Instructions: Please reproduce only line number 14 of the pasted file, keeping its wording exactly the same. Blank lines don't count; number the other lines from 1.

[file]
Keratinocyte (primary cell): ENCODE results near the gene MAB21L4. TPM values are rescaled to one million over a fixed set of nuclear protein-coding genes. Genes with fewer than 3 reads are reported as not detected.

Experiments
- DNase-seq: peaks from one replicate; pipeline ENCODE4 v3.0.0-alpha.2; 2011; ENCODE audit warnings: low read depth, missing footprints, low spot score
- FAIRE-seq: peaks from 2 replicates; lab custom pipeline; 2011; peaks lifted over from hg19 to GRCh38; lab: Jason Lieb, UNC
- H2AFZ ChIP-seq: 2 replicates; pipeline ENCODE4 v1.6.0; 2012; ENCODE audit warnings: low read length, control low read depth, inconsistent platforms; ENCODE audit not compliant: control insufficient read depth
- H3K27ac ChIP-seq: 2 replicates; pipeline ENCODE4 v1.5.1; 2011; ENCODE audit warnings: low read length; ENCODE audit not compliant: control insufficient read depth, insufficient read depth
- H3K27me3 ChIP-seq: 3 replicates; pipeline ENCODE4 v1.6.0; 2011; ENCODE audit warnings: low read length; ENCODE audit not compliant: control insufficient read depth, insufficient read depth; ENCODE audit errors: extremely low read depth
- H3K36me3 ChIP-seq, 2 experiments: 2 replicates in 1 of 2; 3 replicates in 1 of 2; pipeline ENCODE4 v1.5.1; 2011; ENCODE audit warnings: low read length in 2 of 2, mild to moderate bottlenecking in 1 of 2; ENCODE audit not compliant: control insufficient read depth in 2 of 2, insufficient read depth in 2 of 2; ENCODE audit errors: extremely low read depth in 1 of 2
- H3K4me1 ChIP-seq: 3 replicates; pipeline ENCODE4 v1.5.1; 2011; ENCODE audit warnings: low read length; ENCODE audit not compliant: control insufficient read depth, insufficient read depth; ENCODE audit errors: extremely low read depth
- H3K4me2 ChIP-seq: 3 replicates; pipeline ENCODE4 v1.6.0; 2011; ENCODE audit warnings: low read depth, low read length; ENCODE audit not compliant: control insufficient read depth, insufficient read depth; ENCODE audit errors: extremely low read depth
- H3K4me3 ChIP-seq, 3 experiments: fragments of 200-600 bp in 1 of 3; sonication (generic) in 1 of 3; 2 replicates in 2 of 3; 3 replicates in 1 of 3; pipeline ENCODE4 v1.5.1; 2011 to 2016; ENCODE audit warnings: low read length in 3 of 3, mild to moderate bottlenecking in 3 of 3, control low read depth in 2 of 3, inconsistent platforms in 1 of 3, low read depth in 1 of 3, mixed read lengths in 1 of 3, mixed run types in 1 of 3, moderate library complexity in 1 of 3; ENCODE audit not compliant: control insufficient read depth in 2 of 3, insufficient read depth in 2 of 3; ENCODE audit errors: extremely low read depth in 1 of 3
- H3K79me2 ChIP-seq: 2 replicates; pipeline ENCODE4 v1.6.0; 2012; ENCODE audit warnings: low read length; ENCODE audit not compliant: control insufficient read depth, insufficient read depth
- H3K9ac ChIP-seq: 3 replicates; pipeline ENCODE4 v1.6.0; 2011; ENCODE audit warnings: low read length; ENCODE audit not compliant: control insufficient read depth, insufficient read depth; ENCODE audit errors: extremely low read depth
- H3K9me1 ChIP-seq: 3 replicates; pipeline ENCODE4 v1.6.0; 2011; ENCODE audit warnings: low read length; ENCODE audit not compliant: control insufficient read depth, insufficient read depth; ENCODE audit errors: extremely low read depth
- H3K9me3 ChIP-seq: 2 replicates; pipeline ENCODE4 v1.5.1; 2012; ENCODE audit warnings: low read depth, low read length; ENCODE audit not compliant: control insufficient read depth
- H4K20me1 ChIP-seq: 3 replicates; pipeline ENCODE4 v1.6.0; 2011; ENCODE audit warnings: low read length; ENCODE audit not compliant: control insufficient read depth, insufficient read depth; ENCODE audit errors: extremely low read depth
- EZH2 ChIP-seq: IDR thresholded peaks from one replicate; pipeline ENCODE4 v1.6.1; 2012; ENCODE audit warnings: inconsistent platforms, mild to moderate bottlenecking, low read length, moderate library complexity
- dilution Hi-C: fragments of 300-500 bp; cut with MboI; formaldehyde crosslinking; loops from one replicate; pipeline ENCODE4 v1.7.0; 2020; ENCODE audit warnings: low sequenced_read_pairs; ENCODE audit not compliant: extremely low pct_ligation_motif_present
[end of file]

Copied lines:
- H3K9me1 ChIP-seq: 3 replicates; pipeline ENCODE4 v1.6.0; 2011; ENCODE audit warnings: low read length; ENCODE audit not compliant: control insufficient read depth, insufficient read depth; ENCODE audit errors: extremely low read depth